Images in America - Waxahachie celebrates the unique history of Waxahachie, Texas. Local authors tread an insightful path down memory lane with an ambitious new photo book on Waxahachie history. Written by Kathryn Eriksen and Laurie Wilson (Arcadia, $21.99), the book features over 200 vintage photos that captures the charm of the 159-year-old Ellis County seat, famous for its Victorian homes and crepe myrtle trees.
Eriksen stresses the personal touch she and Wilson have taken in their research. "The book provides detailed accounts of the growth and development of Waxahachie, with an emphasis on the human side," she said. "Many of the photographs show people going about their daily activities or just having fun. It’s almost like a keyhole, allowing us to peer into Waxahachie's past and see how people interacted."
Wilson agrees, adding that Images of America: Waxahachie underscores the "perseverance of the people" of the city even as they faced tragic times. Referring to a photo included of the aftermath of a devastating downtown fire, she said the citizens surveying the damage didn’t let it overwhelm them.
"They went forward," she said. "When nothing at all was certain they went forward. The fire department was upgraded, homes rebuilt, businesses continued."
In a concise but thorough format of 128 pages, the book chronicles the captivating story of a community’s progress from country town to prosperous city. The authors focus on Waxahachie’s early days, from its founding in the middle of the 19th century to the cotton production boom of the early 1900s to the years of sacrifice and hardship brought by the Great Depression and World War II.
The book’s beautifully preserved archive photos –– the majority courtesy of the Ellis County Museum and some never before published –– are well chosen and featured, divided into eight sections covering all aspects of Waxahachie’s commercial and cultural life since 1850. These pictures whisper their own nostalgic tales –– pedestrians catching the Interurban train near the city’s famed courthouse, maypole dancing on the grounds of Trinity University, parades, bands, fans outside a silent movie theatre, an early beauty parlor, schools, churches and homes as they were and as they are today.
Eriksen said her favorite images in the book are the cover photograph, showing a group of little girls enjoying a doll’s garden party, and another picture of girls with their dolls sitting on the front porch of a house she said still exists and belongs to the same family. "And they still have the dolls in the photo!" Eriksen said.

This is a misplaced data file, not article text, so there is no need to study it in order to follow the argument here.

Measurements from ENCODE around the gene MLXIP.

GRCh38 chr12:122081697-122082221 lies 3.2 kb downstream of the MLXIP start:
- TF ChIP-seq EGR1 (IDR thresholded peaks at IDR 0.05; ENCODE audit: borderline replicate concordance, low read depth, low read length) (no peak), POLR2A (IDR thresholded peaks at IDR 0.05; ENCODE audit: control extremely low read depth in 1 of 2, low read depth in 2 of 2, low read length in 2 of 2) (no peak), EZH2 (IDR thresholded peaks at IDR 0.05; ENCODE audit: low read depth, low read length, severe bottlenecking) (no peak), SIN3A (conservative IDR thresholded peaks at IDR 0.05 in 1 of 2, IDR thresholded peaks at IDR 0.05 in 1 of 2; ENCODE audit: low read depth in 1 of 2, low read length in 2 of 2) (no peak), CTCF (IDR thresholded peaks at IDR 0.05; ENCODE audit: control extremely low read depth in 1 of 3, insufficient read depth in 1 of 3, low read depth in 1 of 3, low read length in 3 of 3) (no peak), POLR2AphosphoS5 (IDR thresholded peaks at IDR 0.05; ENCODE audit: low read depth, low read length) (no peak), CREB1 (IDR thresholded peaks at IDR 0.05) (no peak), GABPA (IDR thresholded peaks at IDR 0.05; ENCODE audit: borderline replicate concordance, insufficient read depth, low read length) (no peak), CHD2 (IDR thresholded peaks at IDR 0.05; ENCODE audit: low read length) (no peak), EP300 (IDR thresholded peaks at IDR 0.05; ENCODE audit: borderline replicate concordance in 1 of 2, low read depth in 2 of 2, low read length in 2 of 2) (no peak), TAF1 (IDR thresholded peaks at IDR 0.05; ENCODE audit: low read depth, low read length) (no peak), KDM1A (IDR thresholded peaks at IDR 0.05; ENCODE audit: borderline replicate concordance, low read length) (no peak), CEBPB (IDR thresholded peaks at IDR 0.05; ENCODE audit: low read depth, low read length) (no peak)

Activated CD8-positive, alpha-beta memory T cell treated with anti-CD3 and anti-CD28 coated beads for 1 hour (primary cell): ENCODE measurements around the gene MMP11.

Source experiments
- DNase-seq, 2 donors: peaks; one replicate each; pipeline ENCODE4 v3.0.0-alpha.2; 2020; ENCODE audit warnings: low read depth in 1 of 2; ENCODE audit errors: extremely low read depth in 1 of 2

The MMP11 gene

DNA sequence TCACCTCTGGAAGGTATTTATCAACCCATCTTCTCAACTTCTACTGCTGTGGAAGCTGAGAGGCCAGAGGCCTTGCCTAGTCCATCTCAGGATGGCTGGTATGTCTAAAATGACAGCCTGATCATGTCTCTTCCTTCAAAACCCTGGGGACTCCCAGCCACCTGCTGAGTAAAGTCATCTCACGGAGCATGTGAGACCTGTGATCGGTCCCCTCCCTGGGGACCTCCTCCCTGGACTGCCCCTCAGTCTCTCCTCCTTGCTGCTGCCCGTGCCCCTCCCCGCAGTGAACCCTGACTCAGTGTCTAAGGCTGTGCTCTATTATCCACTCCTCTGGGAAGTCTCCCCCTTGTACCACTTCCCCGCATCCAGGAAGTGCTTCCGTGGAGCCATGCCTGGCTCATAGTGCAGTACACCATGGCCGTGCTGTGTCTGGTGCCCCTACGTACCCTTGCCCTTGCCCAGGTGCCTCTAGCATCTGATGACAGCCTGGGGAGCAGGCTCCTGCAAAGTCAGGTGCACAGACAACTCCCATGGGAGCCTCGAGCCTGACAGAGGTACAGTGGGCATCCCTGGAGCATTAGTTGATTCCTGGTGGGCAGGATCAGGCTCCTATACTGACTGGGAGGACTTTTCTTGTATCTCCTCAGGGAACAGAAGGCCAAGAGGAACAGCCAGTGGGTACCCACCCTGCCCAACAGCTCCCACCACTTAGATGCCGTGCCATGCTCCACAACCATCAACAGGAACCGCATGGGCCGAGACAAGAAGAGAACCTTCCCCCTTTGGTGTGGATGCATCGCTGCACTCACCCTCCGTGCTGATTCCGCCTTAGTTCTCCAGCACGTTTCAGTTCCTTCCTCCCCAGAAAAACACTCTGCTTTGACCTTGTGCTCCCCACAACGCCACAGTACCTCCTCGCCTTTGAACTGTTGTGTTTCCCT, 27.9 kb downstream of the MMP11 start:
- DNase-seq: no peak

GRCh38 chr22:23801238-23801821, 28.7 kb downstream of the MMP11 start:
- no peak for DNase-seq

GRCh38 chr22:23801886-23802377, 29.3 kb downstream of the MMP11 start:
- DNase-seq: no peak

Wilson pointed out that she and Eriksen owe a debt of gratitude to the Waxahachians and other Ellis County citizens who assisted them in their quest for rare photos and interesting stories. "This would not be the book it is without Shannon Simpson of the Ellis County Museum," she said. "He was generous with his time and knowledge."
Eriksen singled out Ann Allen and Peggy Spalding, who shared their memories and family photo albums, and members of St. Paul’s Episcopal Church who helped the authors with information and photos.
"It is my hope that Images of America: Waxahachie illuminates and honors the people who settled Waxahachie and Ellis County, and that it highlights the stories that make this city such a great place to live," Eriksen said.
Images of America: Waxahachie by Kathryn Eriksen and Laurie Wilson is available at local bookstores as well as online at Amazon.com. Orders may also be placed via Arcadia Publishing at (888) 313-2665 or at www.arcadiapublishing.com.
ABOUT THE AUTHORS:
Kathryn E. Eriksen is an attorney, author and the owner/editor of WaxahachieJournal.com. Born in Dallas, Eriksen relocated to Waxahachie
in 1994. She is a member of Historic Waxahachie, Secretary for the Ellis County Children’s Theatre, and has appeared in various productions of the Ennis Public Theatre. Her children’s book Walk with the Master is available at www.WalkWithTheMaster.com.
Laurie J. Wilson, an Ennis-based writer, is a member of the Ennis Heritage Society and the Ellis County Czech Heritage Society. Wilson’s current project is another local history title for Arcadia Publishing, called Railroading in Ellis County.